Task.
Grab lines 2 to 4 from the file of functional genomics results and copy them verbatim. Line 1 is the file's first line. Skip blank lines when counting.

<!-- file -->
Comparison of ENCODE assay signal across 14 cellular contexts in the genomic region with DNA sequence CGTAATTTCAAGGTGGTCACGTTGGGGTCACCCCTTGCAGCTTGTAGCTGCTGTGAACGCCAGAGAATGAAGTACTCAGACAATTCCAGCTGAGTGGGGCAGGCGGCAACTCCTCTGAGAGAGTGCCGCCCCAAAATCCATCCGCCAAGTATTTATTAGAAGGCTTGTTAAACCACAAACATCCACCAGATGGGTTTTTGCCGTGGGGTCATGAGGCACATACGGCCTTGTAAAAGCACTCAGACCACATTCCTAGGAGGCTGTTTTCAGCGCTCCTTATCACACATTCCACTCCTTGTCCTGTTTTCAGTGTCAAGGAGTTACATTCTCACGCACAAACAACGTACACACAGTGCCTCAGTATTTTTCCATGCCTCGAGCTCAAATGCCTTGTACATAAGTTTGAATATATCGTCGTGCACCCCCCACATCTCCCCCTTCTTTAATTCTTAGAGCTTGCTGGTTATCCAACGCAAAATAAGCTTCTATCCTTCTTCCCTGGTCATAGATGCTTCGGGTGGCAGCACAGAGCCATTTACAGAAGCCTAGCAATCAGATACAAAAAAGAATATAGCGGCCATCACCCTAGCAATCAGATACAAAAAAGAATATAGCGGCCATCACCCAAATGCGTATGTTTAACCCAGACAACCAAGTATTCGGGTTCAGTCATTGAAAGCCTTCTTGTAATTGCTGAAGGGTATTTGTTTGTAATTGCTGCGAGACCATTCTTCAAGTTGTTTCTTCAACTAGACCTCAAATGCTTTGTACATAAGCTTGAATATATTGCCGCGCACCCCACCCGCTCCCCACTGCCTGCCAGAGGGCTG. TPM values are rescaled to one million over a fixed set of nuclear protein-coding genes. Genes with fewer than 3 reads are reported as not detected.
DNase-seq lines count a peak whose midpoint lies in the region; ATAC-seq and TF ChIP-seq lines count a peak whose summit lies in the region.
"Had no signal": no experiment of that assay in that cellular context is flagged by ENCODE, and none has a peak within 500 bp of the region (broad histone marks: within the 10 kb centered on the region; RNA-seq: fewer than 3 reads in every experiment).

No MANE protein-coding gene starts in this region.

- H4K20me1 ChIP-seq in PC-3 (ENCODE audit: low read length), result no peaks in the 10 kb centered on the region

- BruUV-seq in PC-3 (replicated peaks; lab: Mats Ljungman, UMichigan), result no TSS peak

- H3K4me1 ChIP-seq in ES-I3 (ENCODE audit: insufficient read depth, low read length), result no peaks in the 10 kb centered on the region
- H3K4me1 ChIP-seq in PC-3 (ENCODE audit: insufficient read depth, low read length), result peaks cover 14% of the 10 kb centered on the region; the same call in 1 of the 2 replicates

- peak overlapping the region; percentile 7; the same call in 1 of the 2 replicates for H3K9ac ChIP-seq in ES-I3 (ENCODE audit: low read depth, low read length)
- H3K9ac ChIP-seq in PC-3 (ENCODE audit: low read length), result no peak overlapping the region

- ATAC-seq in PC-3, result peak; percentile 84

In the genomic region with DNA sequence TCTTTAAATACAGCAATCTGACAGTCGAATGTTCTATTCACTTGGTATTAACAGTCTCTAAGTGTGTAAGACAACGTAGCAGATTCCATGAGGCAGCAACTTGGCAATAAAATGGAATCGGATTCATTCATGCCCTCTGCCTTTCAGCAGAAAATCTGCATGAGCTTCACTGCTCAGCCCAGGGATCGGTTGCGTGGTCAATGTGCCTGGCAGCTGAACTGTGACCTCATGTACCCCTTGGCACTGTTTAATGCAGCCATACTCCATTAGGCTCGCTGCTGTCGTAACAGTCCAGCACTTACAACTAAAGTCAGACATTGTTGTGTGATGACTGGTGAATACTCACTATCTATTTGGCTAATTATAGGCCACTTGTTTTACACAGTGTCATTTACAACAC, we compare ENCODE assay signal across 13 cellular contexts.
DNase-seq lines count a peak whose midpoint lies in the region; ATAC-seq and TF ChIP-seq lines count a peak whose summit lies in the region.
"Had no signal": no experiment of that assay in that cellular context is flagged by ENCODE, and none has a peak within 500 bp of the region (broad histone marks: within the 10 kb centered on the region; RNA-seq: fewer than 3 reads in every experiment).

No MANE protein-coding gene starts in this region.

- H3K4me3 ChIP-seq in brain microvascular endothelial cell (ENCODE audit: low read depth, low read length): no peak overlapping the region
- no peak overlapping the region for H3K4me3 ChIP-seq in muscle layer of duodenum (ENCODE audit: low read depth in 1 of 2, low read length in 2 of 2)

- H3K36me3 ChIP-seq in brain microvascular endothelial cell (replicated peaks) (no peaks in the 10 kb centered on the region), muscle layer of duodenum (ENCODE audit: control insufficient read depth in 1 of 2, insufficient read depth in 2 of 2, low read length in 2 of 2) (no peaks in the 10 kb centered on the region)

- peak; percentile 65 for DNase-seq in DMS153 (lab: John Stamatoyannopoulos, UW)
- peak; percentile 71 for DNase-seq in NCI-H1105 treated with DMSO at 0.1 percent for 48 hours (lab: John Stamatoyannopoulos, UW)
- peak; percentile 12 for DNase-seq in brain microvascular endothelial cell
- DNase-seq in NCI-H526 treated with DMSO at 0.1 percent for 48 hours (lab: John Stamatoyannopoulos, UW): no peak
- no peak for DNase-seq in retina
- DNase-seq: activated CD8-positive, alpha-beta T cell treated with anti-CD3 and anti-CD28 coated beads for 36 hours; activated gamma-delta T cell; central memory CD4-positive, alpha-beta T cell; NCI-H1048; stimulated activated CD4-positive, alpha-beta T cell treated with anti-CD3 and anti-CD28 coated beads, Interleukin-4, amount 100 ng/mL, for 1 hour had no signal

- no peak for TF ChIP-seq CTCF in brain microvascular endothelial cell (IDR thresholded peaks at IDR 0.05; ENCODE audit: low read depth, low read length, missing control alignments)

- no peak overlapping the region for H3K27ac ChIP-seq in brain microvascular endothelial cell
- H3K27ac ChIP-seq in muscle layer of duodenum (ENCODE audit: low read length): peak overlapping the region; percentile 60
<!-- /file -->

DNase-seq lines count a peak whose midpoint lies in the region; ATAC-seq and TF ChIP-seq lines count a peak whose summit lies in the region.
"Had no signal": no experiment of that assay in that cellular context is flagged by ENCODE, and none has a peak within 500 bp of the region (broad histone marks: within the 10 kb centered on the region; RNA-seq: fewer than 3 reads in every experiment).

No MANE protein-coding gene starts in this region.